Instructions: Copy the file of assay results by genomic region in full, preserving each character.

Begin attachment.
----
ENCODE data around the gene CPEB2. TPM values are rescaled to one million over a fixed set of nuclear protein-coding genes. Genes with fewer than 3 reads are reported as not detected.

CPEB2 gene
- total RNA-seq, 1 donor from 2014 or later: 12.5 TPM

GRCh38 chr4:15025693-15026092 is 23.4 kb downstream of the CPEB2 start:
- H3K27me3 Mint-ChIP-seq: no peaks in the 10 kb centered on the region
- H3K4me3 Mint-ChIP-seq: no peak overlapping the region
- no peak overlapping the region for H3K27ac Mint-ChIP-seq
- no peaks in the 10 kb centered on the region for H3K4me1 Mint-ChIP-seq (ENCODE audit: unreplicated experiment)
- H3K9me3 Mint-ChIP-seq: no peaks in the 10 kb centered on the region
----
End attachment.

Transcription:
ENCODE data around the gene CPEB2. TPM values are rescaled to one million over a fixed set of nuclear protein-coding genes. Genes with fewer than 3 reads are reported as not detected.

CPEB2 gene
- total RNA-seq, 1 donor from 2014 or later: 12.5 TPM

GRCh38 chr4:15025693-15026092 is 23.4 kb downstream of the CPEB2 start:
- H3K27me3 Mint-ChIP-seq: no peaks in the 10 kb centered on the region
- H3K4me3 Mint-ChIP-seq: no peak overlapping the region
- no peak overlapping the region for H3K27ac Mint-ChIP-seq
- no peaks in the 10 kb centered on the region for H3K4me1 Mint-ChIP-seq (ENCODE audit: unreplicated experiment)
- H3K9me3 Mint-ChIP-seq: no peaks in the 10 kb centered on the region